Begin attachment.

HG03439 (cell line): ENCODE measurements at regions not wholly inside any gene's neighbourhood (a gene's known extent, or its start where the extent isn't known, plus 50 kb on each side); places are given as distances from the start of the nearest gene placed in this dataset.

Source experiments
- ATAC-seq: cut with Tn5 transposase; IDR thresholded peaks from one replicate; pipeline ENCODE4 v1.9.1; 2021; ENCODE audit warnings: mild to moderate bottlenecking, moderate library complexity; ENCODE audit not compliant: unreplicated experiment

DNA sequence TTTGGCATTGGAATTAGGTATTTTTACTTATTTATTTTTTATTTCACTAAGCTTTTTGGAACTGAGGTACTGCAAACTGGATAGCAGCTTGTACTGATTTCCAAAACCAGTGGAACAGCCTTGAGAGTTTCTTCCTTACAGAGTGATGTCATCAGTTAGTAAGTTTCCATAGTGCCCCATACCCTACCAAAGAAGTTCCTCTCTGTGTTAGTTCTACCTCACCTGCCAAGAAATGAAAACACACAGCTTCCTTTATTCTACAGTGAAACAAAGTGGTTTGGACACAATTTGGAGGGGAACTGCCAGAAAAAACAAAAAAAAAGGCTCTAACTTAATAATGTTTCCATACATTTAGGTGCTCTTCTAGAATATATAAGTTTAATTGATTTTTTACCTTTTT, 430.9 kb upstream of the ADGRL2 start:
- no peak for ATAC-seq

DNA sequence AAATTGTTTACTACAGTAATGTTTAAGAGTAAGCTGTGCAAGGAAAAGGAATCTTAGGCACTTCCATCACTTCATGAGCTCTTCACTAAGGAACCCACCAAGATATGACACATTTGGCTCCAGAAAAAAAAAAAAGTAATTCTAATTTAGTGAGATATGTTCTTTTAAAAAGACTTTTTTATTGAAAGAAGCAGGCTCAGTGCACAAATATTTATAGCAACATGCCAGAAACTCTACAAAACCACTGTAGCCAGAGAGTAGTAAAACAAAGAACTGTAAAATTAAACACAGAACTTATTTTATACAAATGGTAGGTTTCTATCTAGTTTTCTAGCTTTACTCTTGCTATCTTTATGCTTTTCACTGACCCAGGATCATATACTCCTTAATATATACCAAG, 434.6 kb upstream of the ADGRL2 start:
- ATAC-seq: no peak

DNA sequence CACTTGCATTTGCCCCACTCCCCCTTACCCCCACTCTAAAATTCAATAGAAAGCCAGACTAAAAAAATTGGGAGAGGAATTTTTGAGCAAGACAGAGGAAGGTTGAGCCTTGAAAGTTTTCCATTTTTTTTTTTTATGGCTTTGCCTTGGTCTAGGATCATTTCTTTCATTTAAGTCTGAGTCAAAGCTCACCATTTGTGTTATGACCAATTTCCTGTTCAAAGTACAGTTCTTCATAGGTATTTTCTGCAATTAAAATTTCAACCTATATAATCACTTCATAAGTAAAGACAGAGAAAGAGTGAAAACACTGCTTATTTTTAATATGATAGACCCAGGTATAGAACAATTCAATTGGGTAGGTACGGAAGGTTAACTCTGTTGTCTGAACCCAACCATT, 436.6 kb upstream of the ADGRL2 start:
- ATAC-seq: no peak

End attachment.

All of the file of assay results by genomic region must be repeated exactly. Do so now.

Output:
HG03439 (cell line): ENCODE measurements at regions not wholly inside any gene's neighbourhood (a gene's known extent, or its start where the extent isn't known, plus 50 kb on each side); places are given as distances from the start of the nearest gene placed in this dataset.

Source experiments
- ATAC-seq: cut with Tn5 transposase; IDR thresholded peaks from one replicate; pipeline ENCODE4 v1.9.1; 2021; ENCODE audit warnings: mild to moderate bottlenecking, moderate library complexity; ENCODE audit not compliant: unreplicated experiment

DNA sequence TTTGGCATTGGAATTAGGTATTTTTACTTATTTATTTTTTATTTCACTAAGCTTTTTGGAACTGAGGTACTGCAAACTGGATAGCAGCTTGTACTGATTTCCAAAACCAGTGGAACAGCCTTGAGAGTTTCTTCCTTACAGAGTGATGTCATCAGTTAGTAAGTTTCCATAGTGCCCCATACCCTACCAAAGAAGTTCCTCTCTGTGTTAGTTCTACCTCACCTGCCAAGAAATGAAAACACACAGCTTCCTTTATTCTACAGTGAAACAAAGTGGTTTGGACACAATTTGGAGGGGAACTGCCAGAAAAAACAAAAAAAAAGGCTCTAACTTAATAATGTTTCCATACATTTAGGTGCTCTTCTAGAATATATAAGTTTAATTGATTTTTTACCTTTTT, 430.9 kb upstream of the ADGRL2 start:
- no peak for ATAC-seq

DNA sequence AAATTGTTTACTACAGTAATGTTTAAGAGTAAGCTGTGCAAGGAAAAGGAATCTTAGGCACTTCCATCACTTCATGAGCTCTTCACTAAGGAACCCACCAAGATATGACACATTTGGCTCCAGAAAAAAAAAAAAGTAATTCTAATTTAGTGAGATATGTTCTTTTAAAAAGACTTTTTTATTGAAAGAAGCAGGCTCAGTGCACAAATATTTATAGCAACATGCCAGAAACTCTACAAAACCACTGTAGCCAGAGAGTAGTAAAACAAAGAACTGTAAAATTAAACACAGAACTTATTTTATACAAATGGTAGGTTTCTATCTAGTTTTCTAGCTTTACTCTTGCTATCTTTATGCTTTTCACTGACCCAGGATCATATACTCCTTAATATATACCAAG, 434.6 kb upstream of the ADGRL2 start:
- ATAC-seq: no peak

DNA sequence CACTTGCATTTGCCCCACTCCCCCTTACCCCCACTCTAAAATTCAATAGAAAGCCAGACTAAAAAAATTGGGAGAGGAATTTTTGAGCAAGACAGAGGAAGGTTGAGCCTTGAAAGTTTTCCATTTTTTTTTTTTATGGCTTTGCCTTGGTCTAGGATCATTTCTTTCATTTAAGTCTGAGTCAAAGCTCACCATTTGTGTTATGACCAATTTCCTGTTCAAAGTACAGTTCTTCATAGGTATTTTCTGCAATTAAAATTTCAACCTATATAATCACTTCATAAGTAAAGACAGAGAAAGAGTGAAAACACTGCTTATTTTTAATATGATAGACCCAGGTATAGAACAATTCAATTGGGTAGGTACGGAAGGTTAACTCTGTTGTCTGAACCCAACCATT, 436.6 kb upstream of the ADGRL2 start:
- ATAC-seq: no peak